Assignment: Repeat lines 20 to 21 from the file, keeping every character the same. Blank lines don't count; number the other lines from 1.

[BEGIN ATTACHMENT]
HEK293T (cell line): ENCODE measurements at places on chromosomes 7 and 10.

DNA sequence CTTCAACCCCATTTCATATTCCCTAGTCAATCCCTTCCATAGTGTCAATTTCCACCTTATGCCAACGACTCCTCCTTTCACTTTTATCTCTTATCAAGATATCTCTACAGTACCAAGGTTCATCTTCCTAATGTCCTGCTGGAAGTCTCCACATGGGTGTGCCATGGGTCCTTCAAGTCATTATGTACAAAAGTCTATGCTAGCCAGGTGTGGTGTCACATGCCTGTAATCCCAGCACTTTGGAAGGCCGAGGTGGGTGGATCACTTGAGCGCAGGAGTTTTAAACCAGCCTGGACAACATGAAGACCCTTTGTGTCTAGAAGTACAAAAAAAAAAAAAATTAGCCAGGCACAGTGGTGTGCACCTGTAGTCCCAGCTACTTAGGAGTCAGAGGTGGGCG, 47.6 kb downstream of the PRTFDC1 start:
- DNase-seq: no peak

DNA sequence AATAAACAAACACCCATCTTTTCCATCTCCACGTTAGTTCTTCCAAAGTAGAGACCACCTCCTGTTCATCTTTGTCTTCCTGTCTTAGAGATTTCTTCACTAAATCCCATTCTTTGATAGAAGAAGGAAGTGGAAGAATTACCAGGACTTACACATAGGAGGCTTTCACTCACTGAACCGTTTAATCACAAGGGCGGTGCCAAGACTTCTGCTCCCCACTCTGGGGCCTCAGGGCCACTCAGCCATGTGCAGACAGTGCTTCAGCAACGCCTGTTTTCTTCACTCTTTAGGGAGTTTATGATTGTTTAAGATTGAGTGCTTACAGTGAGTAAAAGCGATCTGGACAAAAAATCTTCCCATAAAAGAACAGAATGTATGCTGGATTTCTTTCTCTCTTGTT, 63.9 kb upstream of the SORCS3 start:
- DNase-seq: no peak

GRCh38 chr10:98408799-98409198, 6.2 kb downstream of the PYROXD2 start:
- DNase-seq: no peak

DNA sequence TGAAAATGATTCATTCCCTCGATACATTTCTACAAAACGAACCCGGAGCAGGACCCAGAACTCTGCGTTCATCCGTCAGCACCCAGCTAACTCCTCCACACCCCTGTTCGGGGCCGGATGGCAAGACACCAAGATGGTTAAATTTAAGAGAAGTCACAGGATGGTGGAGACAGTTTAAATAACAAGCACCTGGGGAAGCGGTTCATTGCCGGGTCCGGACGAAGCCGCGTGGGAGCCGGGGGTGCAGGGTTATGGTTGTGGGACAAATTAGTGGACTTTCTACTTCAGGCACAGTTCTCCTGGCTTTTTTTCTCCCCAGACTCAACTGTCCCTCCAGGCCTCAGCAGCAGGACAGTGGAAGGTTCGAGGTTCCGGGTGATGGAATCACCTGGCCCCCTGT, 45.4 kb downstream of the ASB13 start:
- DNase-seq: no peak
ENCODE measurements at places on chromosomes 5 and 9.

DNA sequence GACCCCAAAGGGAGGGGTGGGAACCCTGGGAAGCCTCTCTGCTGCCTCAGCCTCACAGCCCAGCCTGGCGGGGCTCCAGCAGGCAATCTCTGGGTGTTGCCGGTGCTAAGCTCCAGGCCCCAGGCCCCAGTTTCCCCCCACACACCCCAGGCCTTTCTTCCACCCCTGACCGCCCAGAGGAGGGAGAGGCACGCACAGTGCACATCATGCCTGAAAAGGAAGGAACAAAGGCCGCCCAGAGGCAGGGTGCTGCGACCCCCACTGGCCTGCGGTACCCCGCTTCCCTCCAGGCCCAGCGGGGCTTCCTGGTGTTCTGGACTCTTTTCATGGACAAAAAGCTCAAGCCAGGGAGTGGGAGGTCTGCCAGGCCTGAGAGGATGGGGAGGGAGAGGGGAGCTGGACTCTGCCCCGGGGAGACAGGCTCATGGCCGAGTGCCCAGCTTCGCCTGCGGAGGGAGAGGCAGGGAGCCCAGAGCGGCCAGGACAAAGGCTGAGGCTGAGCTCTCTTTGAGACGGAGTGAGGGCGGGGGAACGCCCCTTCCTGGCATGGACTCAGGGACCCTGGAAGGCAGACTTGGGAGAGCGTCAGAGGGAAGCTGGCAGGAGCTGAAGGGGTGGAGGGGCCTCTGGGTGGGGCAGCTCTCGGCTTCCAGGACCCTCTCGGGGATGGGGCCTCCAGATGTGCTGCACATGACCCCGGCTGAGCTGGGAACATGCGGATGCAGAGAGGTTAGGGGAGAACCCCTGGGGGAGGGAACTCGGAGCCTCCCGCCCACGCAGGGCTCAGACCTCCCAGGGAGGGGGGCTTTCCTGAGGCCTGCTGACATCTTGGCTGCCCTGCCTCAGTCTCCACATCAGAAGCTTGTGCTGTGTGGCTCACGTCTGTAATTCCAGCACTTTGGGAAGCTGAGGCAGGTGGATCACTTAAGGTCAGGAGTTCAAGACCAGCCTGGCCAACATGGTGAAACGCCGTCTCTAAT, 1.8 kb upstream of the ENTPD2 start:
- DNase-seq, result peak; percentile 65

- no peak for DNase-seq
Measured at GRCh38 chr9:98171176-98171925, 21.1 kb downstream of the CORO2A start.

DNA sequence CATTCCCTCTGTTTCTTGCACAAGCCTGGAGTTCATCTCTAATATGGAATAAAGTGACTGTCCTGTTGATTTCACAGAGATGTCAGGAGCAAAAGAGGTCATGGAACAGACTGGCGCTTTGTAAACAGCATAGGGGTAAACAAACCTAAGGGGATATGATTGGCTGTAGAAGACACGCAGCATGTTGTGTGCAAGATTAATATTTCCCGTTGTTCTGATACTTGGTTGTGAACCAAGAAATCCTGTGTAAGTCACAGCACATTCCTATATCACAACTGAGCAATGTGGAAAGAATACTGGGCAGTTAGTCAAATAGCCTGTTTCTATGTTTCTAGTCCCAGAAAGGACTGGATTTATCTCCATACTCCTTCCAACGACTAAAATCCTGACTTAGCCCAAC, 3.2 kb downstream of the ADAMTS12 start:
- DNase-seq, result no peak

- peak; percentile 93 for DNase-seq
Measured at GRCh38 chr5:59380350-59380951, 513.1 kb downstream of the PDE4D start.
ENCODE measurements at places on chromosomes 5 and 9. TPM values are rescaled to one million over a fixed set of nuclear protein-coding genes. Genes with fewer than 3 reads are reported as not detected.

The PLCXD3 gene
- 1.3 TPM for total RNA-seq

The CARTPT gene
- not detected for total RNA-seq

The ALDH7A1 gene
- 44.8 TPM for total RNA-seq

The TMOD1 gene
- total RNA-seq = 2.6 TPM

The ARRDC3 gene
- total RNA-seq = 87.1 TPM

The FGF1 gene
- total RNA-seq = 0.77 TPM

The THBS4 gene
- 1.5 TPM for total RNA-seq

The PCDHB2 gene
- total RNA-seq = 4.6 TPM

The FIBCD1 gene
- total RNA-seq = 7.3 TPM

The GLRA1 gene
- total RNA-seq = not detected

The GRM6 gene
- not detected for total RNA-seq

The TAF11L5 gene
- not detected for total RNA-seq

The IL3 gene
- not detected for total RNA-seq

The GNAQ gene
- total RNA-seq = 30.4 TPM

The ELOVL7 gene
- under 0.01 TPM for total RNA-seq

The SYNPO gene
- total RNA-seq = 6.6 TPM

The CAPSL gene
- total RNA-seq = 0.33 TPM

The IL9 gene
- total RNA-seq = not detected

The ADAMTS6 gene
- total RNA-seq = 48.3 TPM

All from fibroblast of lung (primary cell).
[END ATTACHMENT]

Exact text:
The PLCXD3 gene
- 1.3 TPM for total RNA-seq